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5.0 out of 5 stars The attraction and dangers of Internet Platonism, Aug. 2 2001
This review is from: On the Internet (Paperback)
The Internet Book raises the following questions: Can we leave our vulnerable bodies while preserving relevance, learning, reality, and meaning? The latest book of Hubert Dreyfus will examine in complete details the various perspectives -of the Net through the eyes of a Philosopher -the attraction of life on the Internet as a way of achieving Plato's dream of overcoming space and time as well as bodily finitude (as Plato said Learning takes place independent of Time and Space in Mind). Drawing on philosophers such as Soren Kierkegaard, Friedrich Nietzsche, and Maurice Merleau-Ponty, Hubert Dreyfus discussed and seriously criticised the Net. In his criticism, he explained -that, in spite of its attraction, the more one lives one's life through the Net the more loses a sense of what is relevant, and so faces the problem of finding the information one is seeking. Also, in spite of economic attraction of distance learning, such learning by substituting telepresence for real presence (how much presence is delivered by the telepresence?), leaves no place for risk-taking an apprenticeship which plays a crucial role in all types of skill acquisition. Furthermore, without a sense of bodily vulnerability, one looses a sense of reality of the physical world and one's sense that one can trust other people. Finally, he discussed while the anonymity of the Net makes possible experimentation, the overall effect of the NET is to undermine commitment (what Kierkegaard spelled out in The Present Age) thus to deprive life of any serious meaning.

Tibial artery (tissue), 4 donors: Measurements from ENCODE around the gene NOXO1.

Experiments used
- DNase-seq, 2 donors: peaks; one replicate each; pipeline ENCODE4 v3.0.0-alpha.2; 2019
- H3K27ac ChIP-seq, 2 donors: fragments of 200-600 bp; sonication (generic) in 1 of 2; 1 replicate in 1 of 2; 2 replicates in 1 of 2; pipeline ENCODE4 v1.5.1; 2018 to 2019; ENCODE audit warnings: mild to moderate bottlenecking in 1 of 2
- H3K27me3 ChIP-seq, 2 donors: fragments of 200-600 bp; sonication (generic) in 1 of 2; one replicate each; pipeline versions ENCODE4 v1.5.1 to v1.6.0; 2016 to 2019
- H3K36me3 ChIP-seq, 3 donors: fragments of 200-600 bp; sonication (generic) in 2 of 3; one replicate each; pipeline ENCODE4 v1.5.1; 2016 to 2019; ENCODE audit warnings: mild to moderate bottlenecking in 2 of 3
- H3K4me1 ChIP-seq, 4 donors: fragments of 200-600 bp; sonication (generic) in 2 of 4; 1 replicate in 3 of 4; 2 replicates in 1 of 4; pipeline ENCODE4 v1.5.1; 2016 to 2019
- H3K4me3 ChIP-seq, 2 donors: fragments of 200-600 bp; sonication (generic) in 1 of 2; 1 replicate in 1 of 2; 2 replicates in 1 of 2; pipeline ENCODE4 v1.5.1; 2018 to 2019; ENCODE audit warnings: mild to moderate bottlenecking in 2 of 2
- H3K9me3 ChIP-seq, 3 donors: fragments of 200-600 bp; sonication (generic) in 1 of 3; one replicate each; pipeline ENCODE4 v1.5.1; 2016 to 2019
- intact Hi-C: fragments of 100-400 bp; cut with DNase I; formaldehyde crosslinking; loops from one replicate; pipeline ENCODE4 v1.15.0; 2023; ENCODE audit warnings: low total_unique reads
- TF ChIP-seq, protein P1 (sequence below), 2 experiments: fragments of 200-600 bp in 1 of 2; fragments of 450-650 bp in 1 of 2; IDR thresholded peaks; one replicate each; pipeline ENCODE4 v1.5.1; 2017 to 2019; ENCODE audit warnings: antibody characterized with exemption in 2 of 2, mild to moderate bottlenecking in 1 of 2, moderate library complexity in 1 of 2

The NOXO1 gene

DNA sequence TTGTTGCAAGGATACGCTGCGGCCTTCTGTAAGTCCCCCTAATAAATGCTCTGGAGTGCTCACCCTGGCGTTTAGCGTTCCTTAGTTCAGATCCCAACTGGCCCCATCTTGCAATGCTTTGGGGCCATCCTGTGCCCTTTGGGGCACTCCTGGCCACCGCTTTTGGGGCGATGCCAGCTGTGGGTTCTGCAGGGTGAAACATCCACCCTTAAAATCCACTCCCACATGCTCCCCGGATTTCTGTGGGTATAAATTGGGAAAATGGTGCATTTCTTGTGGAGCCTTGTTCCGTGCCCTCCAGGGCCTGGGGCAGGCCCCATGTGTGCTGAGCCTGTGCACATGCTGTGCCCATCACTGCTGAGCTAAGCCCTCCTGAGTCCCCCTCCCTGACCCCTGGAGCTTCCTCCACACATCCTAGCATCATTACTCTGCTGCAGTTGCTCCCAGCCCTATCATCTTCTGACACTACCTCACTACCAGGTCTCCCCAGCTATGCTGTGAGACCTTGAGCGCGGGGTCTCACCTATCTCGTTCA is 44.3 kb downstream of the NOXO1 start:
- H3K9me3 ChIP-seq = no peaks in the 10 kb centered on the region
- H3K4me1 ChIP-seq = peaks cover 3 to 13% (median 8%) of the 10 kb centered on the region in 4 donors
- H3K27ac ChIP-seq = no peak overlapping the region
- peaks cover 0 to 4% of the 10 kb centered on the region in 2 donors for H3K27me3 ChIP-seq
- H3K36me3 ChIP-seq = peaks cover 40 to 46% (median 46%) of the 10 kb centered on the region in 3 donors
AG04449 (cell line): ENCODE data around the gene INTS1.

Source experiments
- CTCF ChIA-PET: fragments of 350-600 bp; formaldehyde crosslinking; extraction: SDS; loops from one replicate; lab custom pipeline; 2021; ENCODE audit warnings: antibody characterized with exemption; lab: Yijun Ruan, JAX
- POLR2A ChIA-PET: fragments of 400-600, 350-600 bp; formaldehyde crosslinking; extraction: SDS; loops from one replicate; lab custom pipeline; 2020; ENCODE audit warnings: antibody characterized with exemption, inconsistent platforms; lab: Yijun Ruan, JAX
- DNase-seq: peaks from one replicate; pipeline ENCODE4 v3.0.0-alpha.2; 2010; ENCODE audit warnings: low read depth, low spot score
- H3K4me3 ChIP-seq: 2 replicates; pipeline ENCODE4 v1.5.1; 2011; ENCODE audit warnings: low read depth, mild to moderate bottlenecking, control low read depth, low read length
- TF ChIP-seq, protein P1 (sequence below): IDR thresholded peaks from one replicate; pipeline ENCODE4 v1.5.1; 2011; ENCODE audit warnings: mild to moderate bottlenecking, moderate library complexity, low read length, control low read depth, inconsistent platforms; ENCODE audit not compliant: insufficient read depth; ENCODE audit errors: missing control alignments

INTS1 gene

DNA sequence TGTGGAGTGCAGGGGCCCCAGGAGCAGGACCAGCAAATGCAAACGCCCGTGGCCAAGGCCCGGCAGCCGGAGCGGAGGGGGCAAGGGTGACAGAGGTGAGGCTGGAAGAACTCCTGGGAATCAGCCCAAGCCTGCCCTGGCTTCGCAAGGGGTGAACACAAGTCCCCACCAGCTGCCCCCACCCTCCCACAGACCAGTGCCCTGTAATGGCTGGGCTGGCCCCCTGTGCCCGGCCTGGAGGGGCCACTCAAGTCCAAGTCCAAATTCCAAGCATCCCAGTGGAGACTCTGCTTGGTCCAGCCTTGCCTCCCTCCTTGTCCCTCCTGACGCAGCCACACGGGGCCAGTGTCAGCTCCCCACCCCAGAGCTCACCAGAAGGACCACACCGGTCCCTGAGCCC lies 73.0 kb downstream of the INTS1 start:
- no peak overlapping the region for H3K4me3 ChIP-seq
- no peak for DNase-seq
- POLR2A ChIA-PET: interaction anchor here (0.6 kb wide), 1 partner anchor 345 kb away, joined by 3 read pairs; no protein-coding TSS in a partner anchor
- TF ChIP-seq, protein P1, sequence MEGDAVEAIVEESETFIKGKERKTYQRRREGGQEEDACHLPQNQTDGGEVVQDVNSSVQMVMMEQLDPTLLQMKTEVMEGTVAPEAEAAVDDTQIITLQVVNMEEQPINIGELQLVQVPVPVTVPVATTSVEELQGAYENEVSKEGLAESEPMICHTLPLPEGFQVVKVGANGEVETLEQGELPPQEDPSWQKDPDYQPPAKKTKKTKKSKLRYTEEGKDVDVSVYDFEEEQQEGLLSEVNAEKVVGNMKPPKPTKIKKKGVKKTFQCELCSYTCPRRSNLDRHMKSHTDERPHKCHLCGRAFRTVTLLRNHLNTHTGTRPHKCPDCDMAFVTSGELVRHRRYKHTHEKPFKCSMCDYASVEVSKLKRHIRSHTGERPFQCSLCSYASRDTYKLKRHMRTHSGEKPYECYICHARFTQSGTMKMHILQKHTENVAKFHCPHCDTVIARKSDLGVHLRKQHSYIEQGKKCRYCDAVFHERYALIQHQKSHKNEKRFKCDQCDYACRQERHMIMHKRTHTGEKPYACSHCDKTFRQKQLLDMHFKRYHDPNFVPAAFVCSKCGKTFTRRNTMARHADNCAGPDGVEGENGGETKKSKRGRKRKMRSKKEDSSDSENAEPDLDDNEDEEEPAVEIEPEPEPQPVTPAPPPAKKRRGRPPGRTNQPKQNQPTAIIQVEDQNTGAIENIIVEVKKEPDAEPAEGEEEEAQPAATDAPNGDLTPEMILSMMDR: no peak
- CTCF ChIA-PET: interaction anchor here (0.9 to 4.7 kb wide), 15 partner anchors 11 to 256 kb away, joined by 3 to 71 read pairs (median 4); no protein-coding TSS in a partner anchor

In the above book-the author tried to give answers in greater depth to the questions, which is important in field of humanities and Philosophy -that why reach beyond ourselves and our humanity? Why seek to become posthuman? Why not accept our human limits and renounce transcendence?
In my view, the book On the Internet discussed in greater depth the important question How does the Dreyfus's Skill developmental model and his non-representational learning relate to the Internet-facilitated education!
The book is divided into four chapters:
Chapter 1. Hyperlinks -In this chapter The hype about hyper-links Professor Dreyfus discussed the hope for intelligent information retrieval and the failure of AI. He raised one good question, how the actual shape and movement of our bodies plays a crucial role in grounding meaning so that loss of embodiment leads to loss of relevance.
Chapter 2. Distance-Learning -In this chapter, How far is Distance Learning from Education? Hubert Dreyfus discussed the importance of mattering and attunement for teaching and learning skills and phenomenology of skill acquisition. Apprenticeship and the need for imitation. Without involvement and presence -he said we cannot acquire skills.
Chapter 3. Telepresence -The chapter, Disembodied Telepresence and the remoteness of the Real will let us know about -the body as source of our presence of causal embedding and attunement to mood. Hubert Dreyfus has raised a question, how loss of background coping and attunement leads to loss of sense of reality of people and things. (I see something like you, but I don't see you and I hear something like you, but I don't hear you)
Chapter 4. Nihilism -The last chapter (most important), Nihilism on the Information Highway: Anonymity vs. commitment in the Present Age discussed in details about the meaning, requires commitment and real commitment requires real risks. The anonymity and safety of virtual commitments on-line, leads to loss of meaning. In this chapter, Prof. Dreyfus translated the Soren Kierkegaardian view of The Present Age to the Net.
The book is highly recommended to educators, techno philosophers and techno enthusiasts. Thank you.
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